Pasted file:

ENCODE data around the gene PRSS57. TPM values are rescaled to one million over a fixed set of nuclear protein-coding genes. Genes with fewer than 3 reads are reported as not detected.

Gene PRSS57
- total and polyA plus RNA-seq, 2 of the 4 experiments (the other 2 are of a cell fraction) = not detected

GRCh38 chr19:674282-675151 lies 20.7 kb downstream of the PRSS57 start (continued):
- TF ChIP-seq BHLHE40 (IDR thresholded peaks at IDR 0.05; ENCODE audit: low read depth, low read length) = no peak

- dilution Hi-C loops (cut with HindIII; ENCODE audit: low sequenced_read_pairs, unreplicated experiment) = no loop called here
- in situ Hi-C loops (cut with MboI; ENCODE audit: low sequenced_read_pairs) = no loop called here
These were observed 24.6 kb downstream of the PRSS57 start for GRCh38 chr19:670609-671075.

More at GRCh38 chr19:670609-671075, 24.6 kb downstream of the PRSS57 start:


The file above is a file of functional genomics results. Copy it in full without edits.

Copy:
ENCODE data around the gene PRSS57. TPM values are rescaled to one million over a fixed set of nuclear protein-coding genes. Genes with fewer than 3 reads are reported as not detected.

Gene PRSS57
- total and polyA plus RNA-seq, 2 of the 4 experiments (the other 2 are of a cell fraction) = not detected

GRCh38 chr19:674282-675151 lies 20.7 kb downstream of the PRSS57 start (continued):
- TF ChIP-seq BHLHE40 (IDR thresholded peaks at IDR 0.05; ENCODE audit: low read depth, low read length) = no peak

- dilution Hi-C loops (cut with HindIII; ENCODE audit: low sequenced_read_pairs, unreplicated experiment) = no loop called here
- in situ Hi-C loops (cut with MboI; ENCODE audit: low sequenced_read_pairs) = no loop called here
These were observed 24.6 kb downstream of the PRSS57 start for GRCh38 chr19:670609-671075.

More at GRCh38 chr19:670609-671075, 24.6 kb downstream of the PRSS57 start: